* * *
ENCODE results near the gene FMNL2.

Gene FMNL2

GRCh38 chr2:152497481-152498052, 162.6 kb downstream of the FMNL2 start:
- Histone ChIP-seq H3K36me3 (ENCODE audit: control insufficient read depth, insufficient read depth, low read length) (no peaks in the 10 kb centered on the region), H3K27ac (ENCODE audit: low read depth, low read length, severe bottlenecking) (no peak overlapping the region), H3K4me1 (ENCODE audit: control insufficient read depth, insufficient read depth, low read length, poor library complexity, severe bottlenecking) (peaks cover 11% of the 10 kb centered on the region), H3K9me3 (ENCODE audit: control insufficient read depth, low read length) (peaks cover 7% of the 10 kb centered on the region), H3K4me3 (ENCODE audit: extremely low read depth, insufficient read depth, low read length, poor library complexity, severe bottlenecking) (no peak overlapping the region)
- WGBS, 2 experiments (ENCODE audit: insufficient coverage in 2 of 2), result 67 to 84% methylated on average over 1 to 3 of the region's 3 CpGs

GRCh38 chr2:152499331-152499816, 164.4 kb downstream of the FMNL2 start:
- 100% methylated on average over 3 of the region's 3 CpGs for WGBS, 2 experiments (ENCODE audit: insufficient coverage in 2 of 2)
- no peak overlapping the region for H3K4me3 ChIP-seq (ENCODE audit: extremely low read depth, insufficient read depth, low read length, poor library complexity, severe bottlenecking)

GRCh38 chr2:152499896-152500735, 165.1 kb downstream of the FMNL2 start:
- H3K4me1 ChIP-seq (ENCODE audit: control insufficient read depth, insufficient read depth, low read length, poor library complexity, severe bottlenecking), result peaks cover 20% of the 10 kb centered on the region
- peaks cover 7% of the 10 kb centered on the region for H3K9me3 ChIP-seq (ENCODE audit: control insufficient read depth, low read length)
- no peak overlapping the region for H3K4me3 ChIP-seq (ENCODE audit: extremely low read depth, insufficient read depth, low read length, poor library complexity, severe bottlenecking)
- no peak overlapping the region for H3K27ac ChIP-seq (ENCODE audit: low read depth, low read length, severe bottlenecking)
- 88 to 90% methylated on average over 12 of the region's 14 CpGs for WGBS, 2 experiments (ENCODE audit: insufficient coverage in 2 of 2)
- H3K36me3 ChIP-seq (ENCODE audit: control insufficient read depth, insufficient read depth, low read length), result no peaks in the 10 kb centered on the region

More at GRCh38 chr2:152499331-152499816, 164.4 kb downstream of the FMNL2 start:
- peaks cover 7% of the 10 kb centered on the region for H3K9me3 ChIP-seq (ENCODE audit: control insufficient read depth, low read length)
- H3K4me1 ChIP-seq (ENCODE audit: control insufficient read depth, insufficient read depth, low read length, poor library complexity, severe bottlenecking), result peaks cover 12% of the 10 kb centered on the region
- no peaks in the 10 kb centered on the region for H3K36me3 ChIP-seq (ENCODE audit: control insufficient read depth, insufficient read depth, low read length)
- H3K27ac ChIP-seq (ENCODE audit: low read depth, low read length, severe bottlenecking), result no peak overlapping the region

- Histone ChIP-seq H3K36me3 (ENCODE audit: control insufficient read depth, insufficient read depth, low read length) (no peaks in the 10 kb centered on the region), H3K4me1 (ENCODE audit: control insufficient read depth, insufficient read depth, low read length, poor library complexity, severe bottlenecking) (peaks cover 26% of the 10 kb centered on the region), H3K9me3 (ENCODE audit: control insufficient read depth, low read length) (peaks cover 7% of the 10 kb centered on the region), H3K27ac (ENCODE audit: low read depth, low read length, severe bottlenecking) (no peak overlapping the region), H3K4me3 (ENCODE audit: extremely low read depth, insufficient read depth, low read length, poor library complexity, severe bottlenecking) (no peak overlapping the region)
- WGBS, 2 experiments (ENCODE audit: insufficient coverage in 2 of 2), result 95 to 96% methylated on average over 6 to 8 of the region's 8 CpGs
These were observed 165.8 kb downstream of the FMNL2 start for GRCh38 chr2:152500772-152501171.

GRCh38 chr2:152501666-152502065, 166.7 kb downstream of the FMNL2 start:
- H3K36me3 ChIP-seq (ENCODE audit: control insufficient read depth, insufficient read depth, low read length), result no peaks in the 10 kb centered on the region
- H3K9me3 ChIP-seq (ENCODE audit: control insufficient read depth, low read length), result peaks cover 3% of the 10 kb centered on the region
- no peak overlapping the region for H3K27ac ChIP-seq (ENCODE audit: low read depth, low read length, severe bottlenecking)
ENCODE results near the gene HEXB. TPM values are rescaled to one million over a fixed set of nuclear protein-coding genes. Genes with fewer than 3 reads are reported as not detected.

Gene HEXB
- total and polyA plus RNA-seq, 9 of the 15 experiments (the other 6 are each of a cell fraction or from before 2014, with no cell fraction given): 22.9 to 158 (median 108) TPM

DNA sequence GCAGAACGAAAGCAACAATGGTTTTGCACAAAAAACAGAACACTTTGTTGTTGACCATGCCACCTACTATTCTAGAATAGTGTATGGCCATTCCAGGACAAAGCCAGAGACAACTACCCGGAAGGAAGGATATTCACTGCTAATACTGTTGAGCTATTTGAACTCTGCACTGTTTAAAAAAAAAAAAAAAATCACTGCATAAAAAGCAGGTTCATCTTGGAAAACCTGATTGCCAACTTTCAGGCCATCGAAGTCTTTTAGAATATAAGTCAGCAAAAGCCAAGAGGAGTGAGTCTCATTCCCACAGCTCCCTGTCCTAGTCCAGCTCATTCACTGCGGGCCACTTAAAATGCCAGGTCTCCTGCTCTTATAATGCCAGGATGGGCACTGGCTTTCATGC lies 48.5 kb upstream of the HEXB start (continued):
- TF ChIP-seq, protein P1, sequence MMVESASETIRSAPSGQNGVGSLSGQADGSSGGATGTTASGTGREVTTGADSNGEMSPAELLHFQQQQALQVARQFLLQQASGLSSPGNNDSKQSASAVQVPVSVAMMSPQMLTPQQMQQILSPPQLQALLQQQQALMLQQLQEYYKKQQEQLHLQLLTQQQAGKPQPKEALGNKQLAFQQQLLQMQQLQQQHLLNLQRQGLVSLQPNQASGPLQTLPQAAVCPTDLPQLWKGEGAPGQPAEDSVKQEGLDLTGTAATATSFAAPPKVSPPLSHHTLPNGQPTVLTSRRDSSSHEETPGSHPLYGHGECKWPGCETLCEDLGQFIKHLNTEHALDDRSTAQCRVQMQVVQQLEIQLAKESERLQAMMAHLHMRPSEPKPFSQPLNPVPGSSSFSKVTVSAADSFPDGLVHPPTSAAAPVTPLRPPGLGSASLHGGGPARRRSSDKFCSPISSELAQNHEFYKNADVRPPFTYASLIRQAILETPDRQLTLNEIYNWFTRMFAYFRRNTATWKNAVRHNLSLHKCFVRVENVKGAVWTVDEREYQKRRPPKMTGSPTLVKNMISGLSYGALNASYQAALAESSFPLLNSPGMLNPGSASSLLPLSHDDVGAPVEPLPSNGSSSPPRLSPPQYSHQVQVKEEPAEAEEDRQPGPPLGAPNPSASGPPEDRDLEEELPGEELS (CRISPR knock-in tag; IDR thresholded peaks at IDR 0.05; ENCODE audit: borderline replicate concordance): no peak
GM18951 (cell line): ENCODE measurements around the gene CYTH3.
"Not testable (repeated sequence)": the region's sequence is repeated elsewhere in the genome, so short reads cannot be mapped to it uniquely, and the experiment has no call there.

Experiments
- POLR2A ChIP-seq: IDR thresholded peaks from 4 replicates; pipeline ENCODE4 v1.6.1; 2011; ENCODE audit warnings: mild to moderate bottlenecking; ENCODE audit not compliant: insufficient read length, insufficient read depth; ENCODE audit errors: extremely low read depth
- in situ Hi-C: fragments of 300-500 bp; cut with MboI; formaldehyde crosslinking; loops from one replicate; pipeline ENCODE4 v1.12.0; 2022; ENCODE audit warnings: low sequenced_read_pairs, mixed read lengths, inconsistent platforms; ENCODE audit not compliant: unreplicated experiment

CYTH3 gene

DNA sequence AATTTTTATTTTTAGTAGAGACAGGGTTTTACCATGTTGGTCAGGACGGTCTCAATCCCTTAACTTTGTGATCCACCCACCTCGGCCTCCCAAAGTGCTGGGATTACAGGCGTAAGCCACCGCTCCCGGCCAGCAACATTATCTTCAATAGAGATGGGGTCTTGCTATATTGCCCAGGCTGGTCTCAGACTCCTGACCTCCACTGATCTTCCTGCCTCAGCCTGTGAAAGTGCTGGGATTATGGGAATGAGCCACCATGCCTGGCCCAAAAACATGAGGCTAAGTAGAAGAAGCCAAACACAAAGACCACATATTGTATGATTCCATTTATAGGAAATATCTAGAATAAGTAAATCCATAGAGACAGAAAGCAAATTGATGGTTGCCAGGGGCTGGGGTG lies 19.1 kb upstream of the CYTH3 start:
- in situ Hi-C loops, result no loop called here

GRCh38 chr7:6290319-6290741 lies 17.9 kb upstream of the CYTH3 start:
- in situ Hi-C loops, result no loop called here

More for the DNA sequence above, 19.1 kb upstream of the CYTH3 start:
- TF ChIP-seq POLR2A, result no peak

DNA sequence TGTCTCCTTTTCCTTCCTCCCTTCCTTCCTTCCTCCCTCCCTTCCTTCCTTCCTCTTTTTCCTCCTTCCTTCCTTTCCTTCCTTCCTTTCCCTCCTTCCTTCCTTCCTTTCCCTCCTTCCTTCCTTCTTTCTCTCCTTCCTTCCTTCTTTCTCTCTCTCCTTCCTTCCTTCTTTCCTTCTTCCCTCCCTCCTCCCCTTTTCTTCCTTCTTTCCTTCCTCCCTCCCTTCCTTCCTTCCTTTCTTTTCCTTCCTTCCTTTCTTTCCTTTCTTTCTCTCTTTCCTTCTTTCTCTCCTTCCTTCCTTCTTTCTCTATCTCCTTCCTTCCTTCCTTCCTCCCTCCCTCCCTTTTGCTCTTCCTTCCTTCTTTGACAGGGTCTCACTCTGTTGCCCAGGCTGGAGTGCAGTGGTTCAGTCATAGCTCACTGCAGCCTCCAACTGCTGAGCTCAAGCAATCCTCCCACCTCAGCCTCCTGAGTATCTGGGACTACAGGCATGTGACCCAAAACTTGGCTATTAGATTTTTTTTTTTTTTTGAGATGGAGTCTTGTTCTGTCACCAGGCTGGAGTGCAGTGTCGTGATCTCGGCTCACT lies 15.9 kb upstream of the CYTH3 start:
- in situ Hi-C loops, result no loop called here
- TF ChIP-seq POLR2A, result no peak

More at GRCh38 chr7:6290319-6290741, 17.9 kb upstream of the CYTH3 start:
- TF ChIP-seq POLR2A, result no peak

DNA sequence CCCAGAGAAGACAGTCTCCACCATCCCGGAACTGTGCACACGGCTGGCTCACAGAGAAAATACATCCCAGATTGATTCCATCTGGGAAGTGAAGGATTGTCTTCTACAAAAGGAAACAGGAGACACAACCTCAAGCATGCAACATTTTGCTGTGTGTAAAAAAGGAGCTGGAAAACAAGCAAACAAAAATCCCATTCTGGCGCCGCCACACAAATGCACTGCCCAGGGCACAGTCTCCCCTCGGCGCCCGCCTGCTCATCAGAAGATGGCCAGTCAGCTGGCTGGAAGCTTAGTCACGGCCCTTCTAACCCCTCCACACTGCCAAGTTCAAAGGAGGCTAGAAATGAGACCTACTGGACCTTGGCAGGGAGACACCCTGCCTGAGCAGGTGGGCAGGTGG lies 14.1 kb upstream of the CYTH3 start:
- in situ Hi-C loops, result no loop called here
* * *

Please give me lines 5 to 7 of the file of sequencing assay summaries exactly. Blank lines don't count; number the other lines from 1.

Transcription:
- WGBS, 2 experiments (ENCODE audit: insufficient coverage in 2 of 2), result 67 to 84% methylated on average over 1 to 3 of the region's 3 CpGs

GRCh38 chr2:152499331-152499816, 164.4 kb downstream of the FMNL2 start:
- 100% methylated on average over 3 of the region's 3 CpGs for WGBS, 2 experiments (ENCODE audit: insufficient coverage in 2 of 2)